SSAS supports the following types of aggregation functions for Measures:

  • Fully Additive
    • Sum: This is the default aggregation type and calculates the sum of all the child members of a member at any level in the hierarchy, except for leaf level.
    • Count: Calculates the count of all the child members of a member at any level in the hierarchy except for the leaf level.
  • Semi Additive
    • Min: Returns the lowest value among all the child members.
    • Max: Returns the highest value among all the child members.
    • FirstChild: Returns the value of the first child of a member.
    • LastChild: Returns the value of the last child of a member.
    • FirstNonEmpty: Returns the value of the first non-empty child of a member.
    • LastNonEmpty: Returns the value of the last non-empty child of a member.
    • ByAccount: This aggregation type is applicable only if there is an Account Dimension in the cube. A Dimension is treated as an Account Dimension by SSAS, only when the Type property of the dimension is set to "Account". This function aggregates the data based on the aggregation function set for members of an Account Dimension. If an Account Dimension does not exist, then setting this aggregation type is equivalent to No Aggregation (None).
    • AverageOfChildren: Calculates the average of values of all the non-empty child members of a member at any level of a hierarchy, except at the leaf level.
  • Non Additive
    • None: When an aggregation function is set to None, no aggregation is performed and the value of the member (both leaf and non-leaf) is returned directly.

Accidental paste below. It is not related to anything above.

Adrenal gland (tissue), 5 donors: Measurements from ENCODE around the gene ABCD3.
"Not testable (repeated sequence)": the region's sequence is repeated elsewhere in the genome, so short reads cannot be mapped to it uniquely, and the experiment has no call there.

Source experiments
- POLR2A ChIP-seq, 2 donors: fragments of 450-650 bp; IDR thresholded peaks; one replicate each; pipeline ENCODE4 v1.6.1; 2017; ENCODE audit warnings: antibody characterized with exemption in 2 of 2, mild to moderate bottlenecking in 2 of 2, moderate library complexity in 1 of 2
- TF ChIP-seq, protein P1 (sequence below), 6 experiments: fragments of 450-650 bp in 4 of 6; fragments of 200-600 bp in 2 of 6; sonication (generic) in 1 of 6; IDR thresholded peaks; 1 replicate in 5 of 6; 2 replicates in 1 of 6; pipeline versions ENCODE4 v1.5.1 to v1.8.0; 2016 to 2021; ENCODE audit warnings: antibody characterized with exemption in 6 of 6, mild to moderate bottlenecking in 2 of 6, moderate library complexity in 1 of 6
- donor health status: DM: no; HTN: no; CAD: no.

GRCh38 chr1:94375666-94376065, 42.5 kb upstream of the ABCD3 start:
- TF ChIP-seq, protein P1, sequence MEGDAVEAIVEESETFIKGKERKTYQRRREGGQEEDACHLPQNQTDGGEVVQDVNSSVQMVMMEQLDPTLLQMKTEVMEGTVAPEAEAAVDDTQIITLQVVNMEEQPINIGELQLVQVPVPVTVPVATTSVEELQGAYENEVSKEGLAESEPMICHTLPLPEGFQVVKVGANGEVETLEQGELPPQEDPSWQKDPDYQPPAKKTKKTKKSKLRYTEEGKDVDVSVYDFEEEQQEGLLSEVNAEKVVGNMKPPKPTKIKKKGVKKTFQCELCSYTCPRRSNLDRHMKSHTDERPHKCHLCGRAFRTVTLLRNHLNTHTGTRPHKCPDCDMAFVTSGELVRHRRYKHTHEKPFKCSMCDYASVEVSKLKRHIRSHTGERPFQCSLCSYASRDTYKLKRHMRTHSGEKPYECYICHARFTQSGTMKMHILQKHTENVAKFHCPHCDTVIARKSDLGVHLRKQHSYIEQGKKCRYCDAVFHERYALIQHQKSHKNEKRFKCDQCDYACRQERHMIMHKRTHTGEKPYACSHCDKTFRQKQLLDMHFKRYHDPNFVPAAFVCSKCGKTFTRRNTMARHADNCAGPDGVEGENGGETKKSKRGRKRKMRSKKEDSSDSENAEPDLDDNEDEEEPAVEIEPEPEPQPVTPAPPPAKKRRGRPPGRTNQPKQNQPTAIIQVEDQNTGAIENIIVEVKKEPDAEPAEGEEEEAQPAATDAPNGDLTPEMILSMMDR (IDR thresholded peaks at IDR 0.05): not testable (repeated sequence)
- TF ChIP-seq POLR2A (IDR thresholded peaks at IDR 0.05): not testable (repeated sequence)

• DistinctCount: Returns the count of unique/distinct child member of a member at any level of a hierarchy, except for leaf level.

What is Time Intelligence? How is it implemented in SSAS?

Time Intelligence is a technique, which allows us to align the Time Dimension in SSAS with our actual Calendar, thereby making time calculations like Period to Date, Comparison across Parallel Time Periods, Cumulative aggregates, etc. very simple without the need for us to write explicit MDX queries/expressions.

For implementing Time Intelligence, the Type property of the Time Dimension should be explicitly set to "Time" and the attributes of this dimension should be set appropriately like year, month, etc.

SSAS offers a wizard called Business Intelligence Wizard which allows us to add different types of Intelligence to SSAS like Time Intelligence, Account, Intelligence, and Dimension Intelligence etc.

What are translations? What is its significance in SSAS?

Translations in SSAS allow us to bind labels/properties of those objects in SSAS which can be represented in multiple languages. In simple terms, Translations allow us to display the Labels and Captions of various SSAS objects in different languages. In SSAS both metadata and data can be translated. The objects which support Translations in SSAS include databases, cubes, dimensions, attributes, hierarchies, measure groups, calculated members, KPIs, and various other objects.

In today's world, business are growing and expanding to a very large extent and tend to have presence internationally. In such situations, it would be essential that, SSAS objects support localization and people from different geographical locations be able to see the information in their local language.

What are perspectives? How they can be used to implement security in SSAS?

A perspective is a visual layer on top of SSAS and is used to display a subset of the cube/dimension based on either a specific subject area or based on the target audience, or any other scenario which might require exposing a subset of cube/dimension to the users/applications to simplify the view of data.